lived on rich "soyl" (Whitaker 1). These were the 
Sissipahaw, one-time inhabitants of the land that 
today is southern Alamance County in central 
North Carolina. 

Cane Creek 

In 1700, John Lawson, surveyor for the province of North 
Carolina, organized an expedition to explore the land. He de- 
scribed it as a beautiful wild paradise with rich soil, good timber, 
and plentiful game. He seemed especially fascinated with the wild 
"turkeyes." On the third day he reached the "Hau." He also 
recorded his hopes of filling the land with thousands of families. 
Lawson visited several of the local tribes but found only about 
1 ,000 living in the area (Whitaker 2) . By the year 1711, Indian wars 
had forced those to move east and join other tribes. 

Hunters from Pennsylvania were also among the first white 
men to come to the area. It is said that one hunting party 
experienced such a heavy snow that they named their encampment 
"Snow Camp," and the name stuck. The traditionally accepted 
location of their camp was about one-fourth mile east of the site on 
which the meetinghouse would be built. While they were in the 
area, the hunters saw much game, streams filled with fish, fertile 
land, and great forests. This abundance was an inducement for 
them to return permanently. 

The settlement of this wilderness area began as soon as peace 
seemed assured at the close of the Indian wars. At first a few 
"squatters" appeared on the scene, cleared small patches of land, 
and built simple one— room log cabins or three— sided shelters. 
When the Carolina Proprietors saw the advantage of land develop- 
ment, they began to offer land at bargain prices. The Granville 
Estates offered 640 acres for three shillings and a small quitrent, 
while retaining the mineral rights to the property. North Carolina 
governors offered fifty acres free to homesteaders. One Carolina 
resident wrote that 640 acres would cost no more than three or four 
pounds sterling and would be free from taxes (Stuart 1). Motivated 
by the prospect of owning large amounts of land for a small 
investment, many immigrants headed for the Haw River and its 
tributaries. To the north of the Haw came the Scotch-Irish 


The Beginnings 

Presbyterians; along the western tributary, Alamance Creek, were 
the Lutheran and Reformed settlements; and along the southern 
tributary, Cane Creek, the Quakers settled. 

Quakers came to the Carolinas several decades before they 
arrived in the backwoods country of the Piedmont. Early Friends 
emigrated from Scotland, England, and Ireland to the New World. 
They came in search of a better life. To them a better life would have 
included cheap acreage, freedom to pursue a livelihood of their 
choice, and the freedom to worship without restrictions imposed 
by government. 

The patterns of immigration were formed and made necessary 
by the patterns and forms of the land itself. The great bays and 
harbors in the northern part of the continent beckoned the ships 
and their captains with promises of safe landing sites and rich soil 
inland. Thus, the first Quaker immigrants settled in the Tidewater 
and Eastern Shore of the New World. 

Land along the shore farther south was not as hospitable. Great 
Barrier Islands blocked the entrances to the sounds and rivers. Even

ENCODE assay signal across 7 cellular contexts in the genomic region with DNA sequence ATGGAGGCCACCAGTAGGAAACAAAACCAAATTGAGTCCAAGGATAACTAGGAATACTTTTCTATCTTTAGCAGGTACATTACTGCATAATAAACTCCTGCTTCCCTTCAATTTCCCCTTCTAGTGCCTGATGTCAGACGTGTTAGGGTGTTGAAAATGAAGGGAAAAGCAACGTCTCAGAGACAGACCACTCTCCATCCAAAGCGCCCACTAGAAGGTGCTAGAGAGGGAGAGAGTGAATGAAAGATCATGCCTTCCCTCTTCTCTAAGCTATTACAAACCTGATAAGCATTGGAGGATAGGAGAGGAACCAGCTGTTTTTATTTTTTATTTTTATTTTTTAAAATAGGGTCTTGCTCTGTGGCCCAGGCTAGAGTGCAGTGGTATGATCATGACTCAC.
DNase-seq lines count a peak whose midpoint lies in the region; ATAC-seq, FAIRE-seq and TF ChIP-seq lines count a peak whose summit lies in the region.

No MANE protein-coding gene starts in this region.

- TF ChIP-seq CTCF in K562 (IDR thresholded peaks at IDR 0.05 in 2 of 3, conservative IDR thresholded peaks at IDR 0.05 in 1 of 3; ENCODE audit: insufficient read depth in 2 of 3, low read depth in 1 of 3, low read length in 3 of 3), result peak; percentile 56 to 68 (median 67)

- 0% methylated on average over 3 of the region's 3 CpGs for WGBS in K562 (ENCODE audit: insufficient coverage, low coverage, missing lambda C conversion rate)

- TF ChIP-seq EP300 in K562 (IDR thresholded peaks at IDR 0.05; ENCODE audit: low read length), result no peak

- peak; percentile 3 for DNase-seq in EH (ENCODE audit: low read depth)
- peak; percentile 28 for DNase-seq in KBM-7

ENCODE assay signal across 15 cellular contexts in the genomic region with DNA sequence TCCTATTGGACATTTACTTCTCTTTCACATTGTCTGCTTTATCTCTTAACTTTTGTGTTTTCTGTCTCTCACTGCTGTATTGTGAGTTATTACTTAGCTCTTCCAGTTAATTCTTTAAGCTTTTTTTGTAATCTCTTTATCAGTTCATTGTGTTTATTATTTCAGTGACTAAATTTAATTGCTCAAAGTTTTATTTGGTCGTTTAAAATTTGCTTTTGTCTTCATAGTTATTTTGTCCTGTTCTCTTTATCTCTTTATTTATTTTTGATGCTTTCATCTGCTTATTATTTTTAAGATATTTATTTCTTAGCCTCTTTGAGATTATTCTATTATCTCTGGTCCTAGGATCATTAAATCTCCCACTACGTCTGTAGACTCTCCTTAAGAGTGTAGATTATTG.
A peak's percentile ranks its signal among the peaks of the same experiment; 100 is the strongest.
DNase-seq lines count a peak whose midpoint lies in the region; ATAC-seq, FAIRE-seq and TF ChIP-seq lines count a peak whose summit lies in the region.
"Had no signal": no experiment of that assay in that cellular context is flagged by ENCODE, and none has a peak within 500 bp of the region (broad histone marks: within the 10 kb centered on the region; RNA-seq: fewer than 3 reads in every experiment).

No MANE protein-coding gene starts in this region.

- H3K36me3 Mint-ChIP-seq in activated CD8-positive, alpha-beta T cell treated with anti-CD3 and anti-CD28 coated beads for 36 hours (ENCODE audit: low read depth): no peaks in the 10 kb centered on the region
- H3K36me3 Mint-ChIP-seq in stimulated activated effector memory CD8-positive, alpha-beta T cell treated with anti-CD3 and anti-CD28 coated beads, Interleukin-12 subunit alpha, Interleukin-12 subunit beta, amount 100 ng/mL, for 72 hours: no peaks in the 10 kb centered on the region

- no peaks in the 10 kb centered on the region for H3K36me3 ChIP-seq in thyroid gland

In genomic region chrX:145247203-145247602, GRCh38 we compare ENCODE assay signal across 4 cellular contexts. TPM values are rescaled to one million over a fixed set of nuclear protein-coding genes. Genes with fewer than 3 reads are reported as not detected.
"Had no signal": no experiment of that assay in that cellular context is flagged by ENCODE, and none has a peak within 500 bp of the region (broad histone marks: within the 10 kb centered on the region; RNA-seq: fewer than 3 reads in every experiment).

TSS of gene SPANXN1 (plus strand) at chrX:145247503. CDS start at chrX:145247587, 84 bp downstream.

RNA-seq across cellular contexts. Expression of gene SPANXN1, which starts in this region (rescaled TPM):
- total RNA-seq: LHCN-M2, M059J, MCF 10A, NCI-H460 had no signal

good sailors dreaded the shoals and treacherous coastline of the 
Carolinas. Therefore, the settlement of this land came not with an 
influx of immigrants from Europe but rather from the eastern shore 
of Delaware, Maryland, and New Jersey. 

The first Friends to settle in the area that is now North Carolina 
came to the Albemarle region, to Perquimans and Pasquotank 
Counties, by about 1 665 . Their first recorded meetings for worship 
were held in 1672, at the present town of Hertford, when first 
William Edmondson, and then George Fox, visited the colony. 
Several meetings were set up in the coastal area, and a quarterly 
meeting was begun in 1681 {Faith and Practice 5). 

In 1 732, a company made up mostly of Quakers from Pennsyl- 
vania and Maryland acquired 100,000 acres of land in Frederick 


Cane Creek 

County, Virginia, from the colonial government. Here, Hopewell 
Friends Meeting was established in 1735 (Forbish 33). This proved 
to be an important beachhead for the Quaker migration into 
piedmont North Carolina. Many of these families joined others 
who were moving south from Virginia, Pennsylvania, and points 
north into central North Carolina. 

The decision to come south, to uproot their families, and to 
travel some 400 miles into the wilderness was not easy for the early 
pioneers, but many Quakers came. The first of the settlers from 
Pennsylvania and Maryland must have made the journey by 
horseback and on foot and transported supplies on pack animals. 
Mothers with small children rode horseback while the men often 
walked. Traveling was fairly easy through Virginia; however, the 
way grew more difficult the farther south they came. After they left 
the traveled route, they would most likely have followed the Great 
Trading Path that led to Hillsborough. They would have crossed 
the Haw River near the present-day village of Swepsonville, taken 
the lower branch of the trail at this point, and followed it into the 
area along Cane Creek. 

A family's journey to Carolina was not undertaken without 
careful preparations. The first pioneers could not have used wagons 
on Indian footpaths; routes were widened for wagons soon after the 
earliest settlers came. A large wagon was needed to hold the 
necessary items for the journey and to establish a new home. There 
was no room for luxuries; everything must have a useful purpose.